Keep lobes in mind

Understand why and when to consider these positive-displacement pumps.

By John Hall, Viking Pump, Inc.

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Shaft sealing
Lobe pumps are not available in seal-less designs. All require two shaft seals; some types with bearings external to the liquid need four. Industrial lobe pumps offer at least as many sealing solutions as other rotary or centrifugal pumps —including packed glands, cartridge-style single or double mechanical or triple lip seals (Figure 4), and component-type single or double mechanical seals (Figure 5). API seal plans are available. So, if a specific brand or type of seal works well in your problem applications, it often can be applied to an industrial lobe pump. For sanitary lobe pumps in industrial applications, seal options include packing, O-ring seals, lip seals and component-type single and double mechanical seals, but standard cartridge seals are not an option.

 

Cartridge_style seal
Figure 4
Figure 4. This pump features cartridge-style triple lip seals and bushings on both sides of rotors.

 

Component-style seal
Figure 5
Figure 5. These pumps employ component-style double mechanical seals with seal flush.


Making a choice
The pump selection process involves too many variables to comprehensively discuss here. However, it is possible to give some general guidelines both for the initial step of choosing between PD and kinetic pumping principles, and then, if PD is picked, for selecting among lobe and other PD designs.
PD versus kinetic. Select PD over kinetic (used by centrifugal pumps) if:

• liquid viscosity exceeds 100 cSt (at which point centrifugal efficiency drops considerably);
• metering liquid into a process;
• reversible direction of flow is required;
• multiple viscosities may be handled by the same pump;
• suction lift may be necessary (such as with top-of-tank mounting); or
• liquid is shear sensitive.

Consider PD pumps, to achieve higher energy efficiency and lower cost of operation, for situations in which centrifugals are least efficient:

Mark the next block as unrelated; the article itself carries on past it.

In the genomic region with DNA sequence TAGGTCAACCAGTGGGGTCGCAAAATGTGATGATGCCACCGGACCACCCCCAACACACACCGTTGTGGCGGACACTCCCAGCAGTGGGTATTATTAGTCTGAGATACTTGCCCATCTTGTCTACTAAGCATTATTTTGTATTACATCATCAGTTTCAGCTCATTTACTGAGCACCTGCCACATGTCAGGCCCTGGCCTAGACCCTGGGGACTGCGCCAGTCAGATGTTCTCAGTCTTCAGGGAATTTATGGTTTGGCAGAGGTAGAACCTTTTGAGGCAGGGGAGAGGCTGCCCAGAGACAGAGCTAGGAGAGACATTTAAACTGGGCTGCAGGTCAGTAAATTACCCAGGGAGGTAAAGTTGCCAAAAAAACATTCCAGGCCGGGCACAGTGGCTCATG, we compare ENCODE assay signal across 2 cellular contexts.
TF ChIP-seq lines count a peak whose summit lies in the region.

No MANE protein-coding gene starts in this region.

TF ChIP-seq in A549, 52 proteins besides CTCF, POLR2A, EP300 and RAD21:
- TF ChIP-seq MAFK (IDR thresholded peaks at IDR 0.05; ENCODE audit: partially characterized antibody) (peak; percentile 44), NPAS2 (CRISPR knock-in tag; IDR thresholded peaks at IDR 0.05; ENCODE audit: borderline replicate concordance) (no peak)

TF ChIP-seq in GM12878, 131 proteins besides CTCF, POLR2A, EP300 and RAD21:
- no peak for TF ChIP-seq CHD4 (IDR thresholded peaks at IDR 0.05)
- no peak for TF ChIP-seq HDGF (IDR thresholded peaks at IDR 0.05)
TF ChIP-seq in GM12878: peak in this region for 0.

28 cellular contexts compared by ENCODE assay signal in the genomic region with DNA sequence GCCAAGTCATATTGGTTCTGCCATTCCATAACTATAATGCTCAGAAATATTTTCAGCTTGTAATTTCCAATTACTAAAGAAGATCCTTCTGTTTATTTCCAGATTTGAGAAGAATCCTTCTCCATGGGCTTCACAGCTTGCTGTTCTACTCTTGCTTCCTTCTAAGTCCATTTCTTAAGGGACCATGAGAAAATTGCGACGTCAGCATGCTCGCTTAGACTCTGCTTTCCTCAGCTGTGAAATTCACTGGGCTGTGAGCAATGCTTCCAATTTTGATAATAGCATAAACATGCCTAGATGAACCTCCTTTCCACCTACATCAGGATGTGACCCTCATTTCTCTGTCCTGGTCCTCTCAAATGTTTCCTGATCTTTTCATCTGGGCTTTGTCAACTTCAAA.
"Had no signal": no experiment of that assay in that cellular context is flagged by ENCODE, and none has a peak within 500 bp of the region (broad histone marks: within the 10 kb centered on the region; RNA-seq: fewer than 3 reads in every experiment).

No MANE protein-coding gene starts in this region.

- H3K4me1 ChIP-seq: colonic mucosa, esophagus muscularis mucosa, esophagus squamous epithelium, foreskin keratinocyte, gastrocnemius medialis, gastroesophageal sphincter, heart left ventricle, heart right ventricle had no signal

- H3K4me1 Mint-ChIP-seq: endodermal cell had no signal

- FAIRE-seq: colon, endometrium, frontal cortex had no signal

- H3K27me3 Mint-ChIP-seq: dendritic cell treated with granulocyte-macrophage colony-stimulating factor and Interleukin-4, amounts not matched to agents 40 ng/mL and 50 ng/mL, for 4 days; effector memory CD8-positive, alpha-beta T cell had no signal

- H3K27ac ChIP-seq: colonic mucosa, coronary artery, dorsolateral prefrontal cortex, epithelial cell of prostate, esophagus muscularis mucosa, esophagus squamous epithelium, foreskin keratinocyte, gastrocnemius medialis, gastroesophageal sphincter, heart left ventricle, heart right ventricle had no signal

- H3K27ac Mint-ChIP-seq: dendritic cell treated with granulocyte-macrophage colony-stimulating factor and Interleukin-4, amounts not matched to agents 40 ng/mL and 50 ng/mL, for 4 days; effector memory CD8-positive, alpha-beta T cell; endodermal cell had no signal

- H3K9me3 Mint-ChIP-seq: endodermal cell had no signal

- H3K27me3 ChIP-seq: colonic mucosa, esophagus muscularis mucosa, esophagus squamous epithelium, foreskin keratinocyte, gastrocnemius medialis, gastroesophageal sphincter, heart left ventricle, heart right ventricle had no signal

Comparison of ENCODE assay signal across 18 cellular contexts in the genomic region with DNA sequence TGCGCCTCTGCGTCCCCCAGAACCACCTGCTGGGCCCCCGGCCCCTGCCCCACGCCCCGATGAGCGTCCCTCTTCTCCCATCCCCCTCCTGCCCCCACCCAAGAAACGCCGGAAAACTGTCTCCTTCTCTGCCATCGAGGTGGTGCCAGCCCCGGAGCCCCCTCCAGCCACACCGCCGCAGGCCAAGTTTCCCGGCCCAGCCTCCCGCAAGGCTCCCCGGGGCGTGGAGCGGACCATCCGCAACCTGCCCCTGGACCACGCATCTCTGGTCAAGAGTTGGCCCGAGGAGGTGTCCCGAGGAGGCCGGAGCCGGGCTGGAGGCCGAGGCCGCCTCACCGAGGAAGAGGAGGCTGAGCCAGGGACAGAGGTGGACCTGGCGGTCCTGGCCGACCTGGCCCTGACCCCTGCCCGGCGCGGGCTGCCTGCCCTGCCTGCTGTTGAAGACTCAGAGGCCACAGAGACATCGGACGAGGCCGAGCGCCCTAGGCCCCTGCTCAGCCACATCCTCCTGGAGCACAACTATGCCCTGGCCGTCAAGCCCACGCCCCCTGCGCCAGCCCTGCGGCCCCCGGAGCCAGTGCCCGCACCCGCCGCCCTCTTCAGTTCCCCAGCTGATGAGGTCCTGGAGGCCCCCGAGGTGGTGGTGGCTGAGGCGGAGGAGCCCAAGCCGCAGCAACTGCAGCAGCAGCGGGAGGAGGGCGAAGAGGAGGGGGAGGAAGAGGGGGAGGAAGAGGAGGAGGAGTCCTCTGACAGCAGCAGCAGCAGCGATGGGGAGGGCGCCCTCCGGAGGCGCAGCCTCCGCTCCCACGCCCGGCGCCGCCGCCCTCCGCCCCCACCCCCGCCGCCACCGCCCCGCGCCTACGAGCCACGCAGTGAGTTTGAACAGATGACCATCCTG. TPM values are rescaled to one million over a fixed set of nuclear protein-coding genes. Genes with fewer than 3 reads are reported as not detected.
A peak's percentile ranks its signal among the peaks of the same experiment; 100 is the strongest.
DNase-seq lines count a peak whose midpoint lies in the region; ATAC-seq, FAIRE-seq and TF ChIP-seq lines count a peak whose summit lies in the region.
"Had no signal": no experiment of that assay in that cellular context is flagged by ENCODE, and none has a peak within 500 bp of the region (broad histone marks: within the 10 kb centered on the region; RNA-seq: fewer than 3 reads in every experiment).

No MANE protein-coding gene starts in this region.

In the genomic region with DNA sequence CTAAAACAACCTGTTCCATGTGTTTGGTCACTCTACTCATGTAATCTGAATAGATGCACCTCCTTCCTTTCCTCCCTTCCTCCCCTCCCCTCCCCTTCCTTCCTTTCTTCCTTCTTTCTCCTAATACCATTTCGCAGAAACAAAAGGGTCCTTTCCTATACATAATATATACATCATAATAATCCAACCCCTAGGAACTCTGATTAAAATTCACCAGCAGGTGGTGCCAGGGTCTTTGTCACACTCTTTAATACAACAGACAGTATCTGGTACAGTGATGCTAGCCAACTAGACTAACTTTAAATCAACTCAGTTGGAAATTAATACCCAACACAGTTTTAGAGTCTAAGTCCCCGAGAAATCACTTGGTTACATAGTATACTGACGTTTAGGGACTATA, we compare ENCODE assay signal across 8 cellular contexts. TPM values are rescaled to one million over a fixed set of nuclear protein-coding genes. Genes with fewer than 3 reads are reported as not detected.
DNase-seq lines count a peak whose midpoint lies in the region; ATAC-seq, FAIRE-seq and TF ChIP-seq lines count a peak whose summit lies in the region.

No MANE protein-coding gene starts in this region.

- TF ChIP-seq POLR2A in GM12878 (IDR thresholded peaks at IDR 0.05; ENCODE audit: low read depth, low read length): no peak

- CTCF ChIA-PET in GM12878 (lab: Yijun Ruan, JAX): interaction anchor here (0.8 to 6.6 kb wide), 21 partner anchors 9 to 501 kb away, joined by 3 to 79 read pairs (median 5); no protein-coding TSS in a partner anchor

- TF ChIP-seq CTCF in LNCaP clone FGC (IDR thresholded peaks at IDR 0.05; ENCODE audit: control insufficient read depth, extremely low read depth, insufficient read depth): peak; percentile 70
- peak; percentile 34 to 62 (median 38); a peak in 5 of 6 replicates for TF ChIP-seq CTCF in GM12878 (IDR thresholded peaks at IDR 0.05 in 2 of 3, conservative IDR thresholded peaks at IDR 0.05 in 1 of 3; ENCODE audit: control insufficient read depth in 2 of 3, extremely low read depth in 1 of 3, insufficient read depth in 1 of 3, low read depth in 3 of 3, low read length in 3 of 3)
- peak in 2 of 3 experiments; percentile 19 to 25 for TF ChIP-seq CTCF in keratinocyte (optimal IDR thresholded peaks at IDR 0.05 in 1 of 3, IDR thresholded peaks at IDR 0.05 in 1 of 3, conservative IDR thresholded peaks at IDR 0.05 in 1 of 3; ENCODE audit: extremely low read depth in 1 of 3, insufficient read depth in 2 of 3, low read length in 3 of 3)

• moderately viscous liquids (from 25 cSt to 100 cSt);
• flow rates less than 50 gpm; or
• considerable potential variation in required flow rates (centrifugal operation very far from either side of the best efficiency point results in high cost of operation and can cause excessive wear, depending upon pump design).

Lobe vs. other PD options. If a PD pump is favored, consider lobe pumps when the application involves one or more of the following:

• shear sensitive materials;
• slightly to very viscous materials;
• solids present in the liquid;
• medium pressure (to 400 psi);
• steam cleaning or solvent flushing between batches;
• repeatable metering;
• reversal of flow direction; or
• the possibility of dry running.

The primary liquid-characteristic drivers in selecting lobe pumps are shear sensitivity (dilatant or thixotropic fluids), entrained solids or non-lubricating liquids. The primary process-design drivers favoring lobe pumps are the need for frequent cleaning (especially between batches), metering high volumes into a process, or where the pump flow must be reversed to strip the discharge line (Figure 6). Some lobe pumps are designed to be mounted with ports in either a horizontal or vertical orientation and, when mounted vertically, can be self-draining to minimize loss of costly liquids and further shorten the cleaning cycle.

Operator preference often is a key factor in selection. Many operators simply prefer all metal pumps (lobe, gear or screw) over pumps with elastomeric members (progressive cavity, diaphragm or peristaltic), because rubber parts potentially wear, shed particles and require replacement.

How PD pumps compare

 

Decision Criteria

Lobe

Progressive Cavity

Air-Operated Diaphragm

Timed Two-Screw

Gear

Low shear

(speed dependent)

Excellent

Excellent

Excellent

Excellent

Excellent

Efficiency

Excellent

Excellent

Poor

Excellent

Excellent

Reversible

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